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Category: War Cemeteries

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The Australian Memorial, Stavromenos. Painted in Crete in 2004. Collection of Michael Winters. AWM
OL00475.062. The Australian Memorial in Stavromenos was built to honour the Australians who served in the Crete Campaign and to recognise the Greek soldiers and Cretan people who fought alongside them.

The Commonwealth Cemetery, Suda Bay. Drawn in Crete in 2004. Collection of Michael Winters. AWM

In April 1941 the fortunes of the British Empire reached a new low in the struggle against Adolf Hitler and Nazi Germany. Greece had fallen to the Nazis, the Afrika Korps had trapped the 9th Australian Division in Tobruk, and an anti-British revolt had broken out in Iraq. Hitlerís gaze now turned to Crete.

Crete was the destination of many of the Australian, British and New Zealand soldiers fleeing Greece. The Royal Navy conducted their evacuation from Greece in its best tradition, but it was a dangerous operation. German forces pressed the escaping soldiers on the ground, while the bombers of the Luftwaffe prowled above. Not all made it. Bombers caught the Dutch transport Slamat and sunk it with a heavy loss of life.

The troops arrived on Crete exhausted, but relieved to escape. Many landed with just their rifles and the clothes on their backs, some with not even that. At first they slept in the open under olive trees, and cooked on fires using old water cans and discarded food tins. The local population also came to their aid, providing bread and wine. Gradually, the men regained their strength and an army again took shape. But their rest would not last long: the next test against the Germans was only a few weeks off.

Both the British and the Germans saw Crete, the largest and southernmost Greek island, as strategically important to their operations in the eastern Mediterranean. From their airfields German bombers could reach Britainís vital bases in Egypt, whereas, from these same locations, the British could attack the Romanian oilfields at Ploesti, Germanyís main source of petroleum. The British also wanted to use the fine harbour at Suda as a naval refuelling base.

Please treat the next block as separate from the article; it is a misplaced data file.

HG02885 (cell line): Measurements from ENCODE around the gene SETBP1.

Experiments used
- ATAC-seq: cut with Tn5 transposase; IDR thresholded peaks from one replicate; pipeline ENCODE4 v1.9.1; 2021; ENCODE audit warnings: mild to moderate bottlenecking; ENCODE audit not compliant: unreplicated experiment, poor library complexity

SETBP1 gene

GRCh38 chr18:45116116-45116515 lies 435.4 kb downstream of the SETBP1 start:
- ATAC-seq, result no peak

The islandís airfields Ė Maleme, Retimo, and Heraklion Ė as well as the naval base at Suda Bay were the keys to Crete. The British commander, New Zealander General Bernard Freyberg, had allocated garrisons to each of these positions. Each would be subject to savage air and ground attacks.

On 20 May thousands of German paratroopers and glider-borne soldiers descended upon Crete. The defenders responded with brutal and accurate fire, killing many of the enemy while in the air, and others once they landed. At Retimo and Heraklion the Australian and British defenders kept the invaders off the airfields. But at Maleme the situation facing the British was more desperate. There the Germans succeeded in securing the field from the New Zealanders. Sensing victory, German planes brought in reinforcements from the 5th Mountain Division. With each passing hour German strength grew while that of the British declined.

On 27 May Freyberg accepted that evacuation was necessary. The main departure point was the village of Sfakia. With the Germans in close pursuit, the army made its way across the rugged mountains that divided the island. The Australian 2/7th and 2/8th Battalions were part of the rearguard that held off the Germans. The evacuation began on the night of 28 May. Each night more ships arrived, but there was neither time nor enough ships to rescue everyone. When the final ship departed on 1 June 5,000 British soldiers remained on Crete, including the 2/7th.

The Royal Navy took off the Heraklion garrison on the night of 28 May. Discovered the next morning, the convoy was repeatedly attacked by German bombers; the Hereward was wrecked and other ships damaged, killing over 400 soldiers and sailors. At Retimo nothing could be done for the Australians. Cut off, they never received the order to evacuate. On 30 May they capitulated, and the men of the 2/1st and 2/11th Battalions became prisoners.

Many soldiers refused to accept defeat and headed into the mountains. Some were caught, others joined the resistance. The local people, such as the monks of Moni Prevali, protected many until it was safe for them to escape. Eventually, about 600 soldiers made their way to Egypt.

Ironically, with its conquest, Crete lost its strategic importance to both sides. The German soldiers and airmen who had fought the battle soon departed to join in Hitlerís next aggression, the invasion of the Soviet Union. For the British, the real threat to Egypt was Rommelís Afrika Korps in North Africa. Instead of a springboard to further conquest, the island became a backwater garrison post, of little future importance.

For the people of Crete the war against the Germans did not end with the British evacuation. A proud race, the Cretans refused to accept conquest, and a fierce resistance movement arose in the mountains and isolated villages. The Germans responded savagely, with mass executions and burning of entire villages, but were unable to quell the uprising. At one point there were 75,000 Germans on Crete, but still the people resisted.

Time has covered over the scars of battle that swept over Crete in 1941, but, like the ruins of the ancient Minoans, their memory remains. A Commonwealth cemetery with 1,509 graves overlooks Suda Bay, and at Retimo stands a monument to the Australians. At Maleme there is a German cemetery containing 4,465 dead. Dotted around the island are plaques and memorials to the fallen of the many small, but vicious, actions the two sides fought. Images and text from AWM.


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Digger History:  an unofficial history of the Australian & New Zealand Armed Forces